• Fraud
  • Drug trafficking 
  • Assault 
  • Domestic violence, and so on. 

Typically, it will take seven to ten years for police records to fall off your criminal history. As for criminal convictions, they can permanently remain on your record. Note that a landlord cannot deny you housing due to an arrest that didn’t lead to a conviction. 

Now, if you have serious offenses on record, you can ask the court to remove them or make amendments. This could happen if you have evidence of positive actions such as attending counseling or participating in community service. 

4. Your Credit Score 

Admittedly, your credit score speaks volumes about your financial capability. It’s always given in form of a number, and that number can lead to your approval or rejection. 

Several factors contribute to your credit score. These include:

  • The number of credit cards under your name. 
  • Payment history on credit cards. 
  • Existing loans. 
  • Current collection activity. 
  • Student loan payment history, and more. 

Defaulting loans or consistently being late on bills can affect your credit score negatively. Consequently, a landlord can deny you housing. 

While accuracy is key when calculating a credit score, errors could occur due to old or incorrect information. In such a case, seek the help of consumer advocate companies to help rectify your score. 

If your credit score is low for reasons you know, be honest with your potential landlord. Tell them the factors that contributed to the undesirable score and what you’re doing to rectify them. In addition to this, show your pay stubs to prove you can meet your rental obligations.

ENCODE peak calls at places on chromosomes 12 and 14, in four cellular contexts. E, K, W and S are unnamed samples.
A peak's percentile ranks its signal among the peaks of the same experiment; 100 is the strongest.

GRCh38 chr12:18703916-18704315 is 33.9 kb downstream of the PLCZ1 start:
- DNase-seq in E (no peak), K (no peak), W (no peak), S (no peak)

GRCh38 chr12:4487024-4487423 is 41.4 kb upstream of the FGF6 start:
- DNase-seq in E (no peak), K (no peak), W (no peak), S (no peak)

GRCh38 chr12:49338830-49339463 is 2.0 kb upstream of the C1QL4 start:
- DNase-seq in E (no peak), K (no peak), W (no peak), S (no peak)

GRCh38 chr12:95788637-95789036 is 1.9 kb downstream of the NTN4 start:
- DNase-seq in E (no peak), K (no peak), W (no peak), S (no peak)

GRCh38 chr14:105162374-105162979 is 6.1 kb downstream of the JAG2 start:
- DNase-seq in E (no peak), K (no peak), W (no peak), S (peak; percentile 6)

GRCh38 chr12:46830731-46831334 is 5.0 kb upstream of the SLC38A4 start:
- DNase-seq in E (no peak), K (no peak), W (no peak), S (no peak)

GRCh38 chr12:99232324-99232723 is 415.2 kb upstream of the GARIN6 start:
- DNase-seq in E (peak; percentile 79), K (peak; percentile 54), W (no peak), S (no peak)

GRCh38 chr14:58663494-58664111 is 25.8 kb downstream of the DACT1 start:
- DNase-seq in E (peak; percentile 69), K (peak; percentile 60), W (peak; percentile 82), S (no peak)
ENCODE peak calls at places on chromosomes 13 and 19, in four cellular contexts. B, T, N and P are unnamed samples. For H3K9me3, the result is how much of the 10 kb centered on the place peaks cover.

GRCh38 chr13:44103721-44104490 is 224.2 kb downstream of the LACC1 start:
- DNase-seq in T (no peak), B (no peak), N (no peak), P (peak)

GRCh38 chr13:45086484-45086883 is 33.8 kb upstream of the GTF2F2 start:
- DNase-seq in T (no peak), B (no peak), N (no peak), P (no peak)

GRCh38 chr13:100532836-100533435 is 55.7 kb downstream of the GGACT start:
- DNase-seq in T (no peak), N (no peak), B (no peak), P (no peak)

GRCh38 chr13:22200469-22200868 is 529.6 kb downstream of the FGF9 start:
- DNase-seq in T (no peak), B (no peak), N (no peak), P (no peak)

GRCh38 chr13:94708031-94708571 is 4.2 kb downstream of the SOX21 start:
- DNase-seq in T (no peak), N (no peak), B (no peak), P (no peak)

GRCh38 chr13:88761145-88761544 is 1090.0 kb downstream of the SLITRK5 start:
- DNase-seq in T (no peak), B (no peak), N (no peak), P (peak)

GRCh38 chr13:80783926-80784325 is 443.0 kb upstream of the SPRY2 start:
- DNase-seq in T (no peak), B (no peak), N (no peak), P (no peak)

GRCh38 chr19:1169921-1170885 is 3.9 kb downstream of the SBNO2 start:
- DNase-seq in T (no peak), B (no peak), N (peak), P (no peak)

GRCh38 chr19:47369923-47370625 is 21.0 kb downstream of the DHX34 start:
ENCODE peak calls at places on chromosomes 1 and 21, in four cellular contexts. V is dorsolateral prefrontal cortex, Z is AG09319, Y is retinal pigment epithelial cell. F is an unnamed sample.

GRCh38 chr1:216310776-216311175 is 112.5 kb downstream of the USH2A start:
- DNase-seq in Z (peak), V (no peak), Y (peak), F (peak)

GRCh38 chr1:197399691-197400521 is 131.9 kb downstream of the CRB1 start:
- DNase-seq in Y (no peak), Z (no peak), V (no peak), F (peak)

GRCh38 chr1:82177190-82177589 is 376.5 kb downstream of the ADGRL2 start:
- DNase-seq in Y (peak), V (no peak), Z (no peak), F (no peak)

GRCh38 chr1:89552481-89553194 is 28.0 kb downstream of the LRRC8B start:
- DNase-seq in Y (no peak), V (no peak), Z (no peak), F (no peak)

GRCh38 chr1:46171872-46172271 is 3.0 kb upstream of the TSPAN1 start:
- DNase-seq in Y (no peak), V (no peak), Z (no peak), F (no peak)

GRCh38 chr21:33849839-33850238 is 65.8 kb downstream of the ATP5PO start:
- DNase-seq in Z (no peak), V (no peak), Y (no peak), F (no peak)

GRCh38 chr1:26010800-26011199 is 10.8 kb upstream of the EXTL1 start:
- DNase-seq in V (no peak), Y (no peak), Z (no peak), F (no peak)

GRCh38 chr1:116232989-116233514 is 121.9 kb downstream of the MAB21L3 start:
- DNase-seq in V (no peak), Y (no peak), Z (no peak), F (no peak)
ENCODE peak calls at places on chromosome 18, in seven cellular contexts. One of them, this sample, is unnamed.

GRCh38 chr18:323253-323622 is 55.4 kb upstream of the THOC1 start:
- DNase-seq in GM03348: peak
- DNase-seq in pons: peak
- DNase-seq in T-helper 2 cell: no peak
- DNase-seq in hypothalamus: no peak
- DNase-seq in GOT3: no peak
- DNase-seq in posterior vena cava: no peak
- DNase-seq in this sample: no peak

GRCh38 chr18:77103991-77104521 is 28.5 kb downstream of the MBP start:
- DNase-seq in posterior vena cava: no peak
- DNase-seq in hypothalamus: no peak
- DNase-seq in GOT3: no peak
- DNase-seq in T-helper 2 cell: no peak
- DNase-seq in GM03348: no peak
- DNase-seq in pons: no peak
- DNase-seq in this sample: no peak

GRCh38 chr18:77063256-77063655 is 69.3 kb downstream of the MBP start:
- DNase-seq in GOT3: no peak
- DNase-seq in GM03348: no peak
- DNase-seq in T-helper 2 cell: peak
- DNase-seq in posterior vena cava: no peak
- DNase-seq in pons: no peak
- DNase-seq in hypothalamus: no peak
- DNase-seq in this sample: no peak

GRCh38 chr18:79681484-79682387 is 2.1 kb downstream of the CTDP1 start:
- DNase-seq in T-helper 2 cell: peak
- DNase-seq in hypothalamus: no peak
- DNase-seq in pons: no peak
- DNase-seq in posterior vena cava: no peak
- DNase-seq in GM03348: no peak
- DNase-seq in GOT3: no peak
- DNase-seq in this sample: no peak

In some instances, you could lack a credit history. That could be the case if you are a student or you haven’t been employed. In such a case, the landlord might ask for a cosigner. This could also happen if your credit score is below 600.

How Much will a Background Check Cost me? 

Most apartments will charge you an application fee. This could typically be anywhere between $30 and $50, and may also cater for the background check. 

While some states have put a price cap on the amount landlords can charge, others haven’t. So, it’s in your best interest to figure out what landlords in the area charge. This way, you can dodge a landlord who charges exceptionally high for applications. 

Do all Communities Run Background Checks? 

Background check is a mandatory process for most apartments and communities. If your background check reveals some discrepancies, smaller property management companies or individual landlords can let you explain. However, this can be impossible for a large company that’s dealing with many applications. 

If you want your background check to be less thorough, there are several things you can do:

  • Give references. 
  • Be honest with the landlord. 
  • Pay a larger deposit. 
  • Sign a longer lease. 

A background check is an imperative process for most landlords. It lets them gauge your ability to abide by the terms of the lease agreement If your background check turns up some serious issues, a potential landlord would have a right to reject your application.